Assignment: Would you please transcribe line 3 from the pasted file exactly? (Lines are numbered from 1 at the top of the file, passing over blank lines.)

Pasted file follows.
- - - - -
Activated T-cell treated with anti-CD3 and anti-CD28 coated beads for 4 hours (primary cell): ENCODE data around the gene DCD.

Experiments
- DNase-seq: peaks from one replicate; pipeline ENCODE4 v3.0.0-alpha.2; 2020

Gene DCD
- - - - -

- DNase-seq: peaks from one replicate; pipeline ENCODE4 v3.0.0-alpha.2; 2020